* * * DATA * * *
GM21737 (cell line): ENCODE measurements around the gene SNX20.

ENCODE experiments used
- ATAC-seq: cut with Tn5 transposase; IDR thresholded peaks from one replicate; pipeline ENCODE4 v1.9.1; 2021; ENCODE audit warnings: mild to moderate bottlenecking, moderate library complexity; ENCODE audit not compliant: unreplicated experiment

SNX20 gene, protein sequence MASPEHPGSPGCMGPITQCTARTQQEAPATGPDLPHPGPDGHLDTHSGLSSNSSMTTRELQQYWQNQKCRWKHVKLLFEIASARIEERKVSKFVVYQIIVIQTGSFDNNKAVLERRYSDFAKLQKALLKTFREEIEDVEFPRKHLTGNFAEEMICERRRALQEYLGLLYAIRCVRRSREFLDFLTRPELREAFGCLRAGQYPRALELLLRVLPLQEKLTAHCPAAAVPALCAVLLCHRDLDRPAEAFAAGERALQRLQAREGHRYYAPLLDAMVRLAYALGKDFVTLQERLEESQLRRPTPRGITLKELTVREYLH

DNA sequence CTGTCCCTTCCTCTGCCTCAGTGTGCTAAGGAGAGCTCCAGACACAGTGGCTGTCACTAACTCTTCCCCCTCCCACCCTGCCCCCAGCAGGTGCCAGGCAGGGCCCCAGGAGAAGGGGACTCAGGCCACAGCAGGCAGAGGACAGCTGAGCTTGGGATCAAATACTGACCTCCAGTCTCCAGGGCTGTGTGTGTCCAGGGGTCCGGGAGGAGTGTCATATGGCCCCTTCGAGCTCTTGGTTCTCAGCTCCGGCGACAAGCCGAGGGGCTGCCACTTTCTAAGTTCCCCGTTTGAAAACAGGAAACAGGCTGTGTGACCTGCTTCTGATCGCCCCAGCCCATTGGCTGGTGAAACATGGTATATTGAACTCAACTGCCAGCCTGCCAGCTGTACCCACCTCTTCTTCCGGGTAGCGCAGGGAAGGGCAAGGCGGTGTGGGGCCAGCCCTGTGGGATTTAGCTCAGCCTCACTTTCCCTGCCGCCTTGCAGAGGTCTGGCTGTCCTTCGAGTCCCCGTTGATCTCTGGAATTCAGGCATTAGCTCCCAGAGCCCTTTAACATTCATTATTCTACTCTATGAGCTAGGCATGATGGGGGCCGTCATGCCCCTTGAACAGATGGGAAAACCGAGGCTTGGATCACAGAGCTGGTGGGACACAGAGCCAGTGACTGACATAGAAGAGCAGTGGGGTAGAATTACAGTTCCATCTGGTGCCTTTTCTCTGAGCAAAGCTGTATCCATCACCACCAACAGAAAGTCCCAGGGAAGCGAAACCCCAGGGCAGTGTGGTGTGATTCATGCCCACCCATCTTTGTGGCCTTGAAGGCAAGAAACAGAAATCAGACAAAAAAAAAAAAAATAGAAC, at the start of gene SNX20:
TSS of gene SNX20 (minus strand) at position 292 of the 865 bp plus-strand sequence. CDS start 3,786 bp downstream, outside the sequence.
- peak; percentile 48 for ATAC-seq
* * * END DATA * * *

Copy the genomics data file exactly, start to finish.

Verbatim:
GM21737 (cell line): ENCODE measurements around the gene SNX20.

ENCODE experiments used
- ATAC-seq: cut with Tn5 transposase; IDR thresholded peaks from one replicate; pipeline ENCODE4 v1.9.1; 2021; ENCODE audit warnings: mild to moderate bottlenecking, moderate library complexity; ENCODE audit not compliant: unreplicated experiment

SNX20 gene, protein sequence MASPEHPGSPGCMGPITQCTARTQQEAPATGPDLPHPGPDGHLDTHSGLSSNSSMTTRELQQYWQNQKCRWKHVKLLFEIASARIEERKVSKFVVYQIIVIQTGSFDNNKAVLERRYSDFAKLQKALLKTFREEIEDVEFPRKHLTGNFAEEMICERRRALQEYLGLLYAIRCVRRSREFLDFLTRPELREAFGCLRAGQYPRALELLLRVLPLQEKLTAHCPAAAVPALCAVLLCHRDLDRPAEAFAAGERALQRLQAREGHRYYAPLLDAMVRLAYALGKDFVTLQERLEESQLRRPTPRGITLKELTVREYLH

DNA sequence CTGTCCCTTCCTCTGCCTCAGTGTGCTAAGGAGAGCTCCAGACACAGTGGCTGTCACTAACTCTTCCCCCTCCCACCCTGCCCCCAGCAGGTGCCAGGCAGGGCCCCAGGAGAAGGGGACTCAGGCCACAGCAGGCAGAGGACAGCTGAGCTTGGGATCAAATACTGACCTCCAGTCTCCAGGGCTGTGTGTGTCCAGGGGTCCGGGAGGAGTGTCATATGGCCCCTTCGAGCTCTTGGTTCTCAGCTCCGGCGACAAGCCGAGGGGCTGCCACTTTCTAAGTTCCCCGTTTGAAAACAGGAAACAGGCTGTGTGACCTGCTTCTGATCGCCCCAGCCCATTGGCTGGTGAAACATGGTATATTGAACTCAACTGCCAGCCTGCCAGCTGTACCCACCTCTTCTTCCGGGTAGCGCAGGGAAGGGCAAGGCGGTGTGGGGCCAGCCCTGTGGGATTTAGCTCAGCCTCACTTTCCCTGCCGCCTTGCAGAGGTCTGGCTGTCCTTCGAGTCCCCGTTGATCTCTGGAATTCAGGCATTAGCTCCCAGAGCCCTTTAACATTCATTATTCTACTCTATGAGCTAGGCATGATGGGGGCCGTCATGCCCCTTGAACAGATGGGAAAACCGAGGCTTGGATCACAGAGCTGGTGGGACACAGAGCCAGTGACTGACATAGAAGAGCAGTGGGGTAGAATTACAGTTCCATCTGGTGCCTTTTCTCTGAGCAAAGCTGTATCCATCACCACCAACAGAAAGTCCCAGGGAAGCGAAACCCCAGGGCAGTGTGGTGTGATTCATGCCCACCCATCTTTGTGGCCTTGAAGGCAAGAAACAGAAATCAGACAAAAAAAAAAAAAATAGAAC, at the start of gene SNX20:
TSS of gene SNX20 (minus strand) at position 292 of the 865 bp plus-strand sequence. CDS start 3,786 bp downstream, outside the sequence.
- peak; percentile 48 for ATAC-seq